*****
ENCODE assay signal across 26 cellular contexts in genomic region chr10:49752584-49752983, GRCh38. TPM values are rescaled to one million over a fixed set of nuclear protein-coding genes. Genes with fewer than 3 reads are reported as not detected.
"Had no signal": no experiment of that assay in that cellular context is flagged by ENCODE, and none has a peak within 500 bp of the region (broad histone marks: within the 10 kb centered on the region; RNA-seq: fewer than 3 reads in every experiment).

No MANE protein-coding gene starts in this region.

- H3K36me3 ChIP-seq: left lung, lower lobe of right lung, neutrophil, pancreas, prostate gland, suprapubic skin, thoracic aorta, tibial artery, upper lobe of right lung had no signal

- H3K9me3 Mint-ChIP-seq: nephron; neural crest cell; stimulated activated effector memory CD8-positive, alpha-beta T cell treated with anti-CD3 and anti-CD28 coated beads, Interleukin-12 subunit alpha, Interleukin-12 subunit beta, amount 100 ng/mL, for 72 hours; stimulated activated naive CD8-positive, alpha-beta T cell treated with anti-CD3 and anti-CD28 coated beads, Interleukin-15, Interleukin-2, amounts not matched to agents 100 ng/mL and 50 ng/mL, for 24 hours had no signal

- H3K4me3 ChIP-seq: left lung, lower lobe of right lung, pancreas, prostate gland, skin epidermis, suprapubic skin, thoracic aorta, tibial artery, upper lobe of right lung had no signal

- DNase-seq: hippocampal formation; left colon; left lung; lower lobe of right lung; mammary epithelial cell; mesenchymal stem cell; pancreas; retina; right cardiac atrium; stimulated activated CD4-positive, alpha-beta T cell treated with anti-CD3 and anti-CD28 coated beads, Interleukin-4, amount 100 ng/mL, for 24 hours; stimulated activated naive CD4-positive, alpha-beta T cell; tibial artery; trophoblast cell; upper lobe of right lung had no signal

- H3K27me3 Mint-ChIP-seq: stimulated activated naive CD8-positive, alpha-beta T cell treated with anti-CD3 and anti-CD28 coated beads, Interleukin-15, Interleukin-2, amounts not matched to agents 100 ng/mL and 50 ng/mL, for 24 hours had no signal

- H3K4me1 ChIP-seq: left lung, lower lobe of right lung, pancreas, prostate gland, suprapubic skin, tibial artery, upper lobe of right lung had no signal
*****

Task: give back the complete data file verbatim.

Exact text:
ENCODE assay signal across 26 cellular contexts in genomic region chr10:49752584-49752983, GRCh38. TPM values are rescaled to one million over a fixed set of nuclear protein-coding genes. Genes with fewer than 3 reads are reported as not detected.
"Had no signal": no experiment of that assay in that cellular context is flagged by ENCODE, and none has a peak within 500 bp of the region (broad histone marks: within the 10 kb centered on the region; RNA-seq: fewer than 3 reads in every experiment).

No MANE protein-coding gene starts in this region.

- H3K36me3 ChIP-seq: left lung, lower lobe of right lung, neutrophil, pancreas, prostate gland, suprapubic skin, thoracic aorta, tibial artery, upper lobe of right lung had no signal

- H3K9me3 Mint-ChIP-seq: nephron; neural crest cell; stimulated activated effector memory CD8-positive, alpha-beta T cell treated with anti-CD3 and anti-CD28 coated beads, Interleukin-12 subunit alpha, Interleukin-12 subunit beta, amount 100 ng/mL, for 72 hours; stimulated activated naive CD8-positive, alpha-beta T cell treated with anti-CD3 and anti-CD28 coated beads, Interleukin-15, Interleukin-2, amounts not matched to agents 100 ng/mL and 50 ng/mL, for 24 hours had no signal

- H3K4me3 ChIP-seq: left lung, lower lobe of right lung, pancreas, prostate gland, skin epidermis, suprapubic skin, thoracic aorta, tibial artery, upper lobe of right lung had no signal

- DNase-seq: hippocampal formation; left colon; left lung; lower lobe of right lung; mammary epithelial cell; mesenchymal stem cell; pancreas; retina; right cardiac atrium; stimulated activated CD4-positive, alpha-beta T cell treated with anti-CD3 and anti-CD28 coated beads, Interleukin-4, amount 100 ng/mL, for 24 hours; stimulated activated naive CD4-positive, alpha-beta T cell; tibial artery; trophoblast cell; upper lobe of right lung had no signal

- H3K27me3 Mint-ChIP-seq: stimulated activated naive CD8-positive, alpha-beta T cell treated with anti-CD3 and anti-CD28 coated beads, Interleukin-15, Interleukin-2, amounts not matched to agents 100 ng/mL and 50 ng/mL, for 24 hours had no signal

- H3K4me1 ChIP-seq: left lung, lower lobe of right lung, pancreas, prostate gland, suprapubic skin, tibial artery, upper lobe of right lung had no signal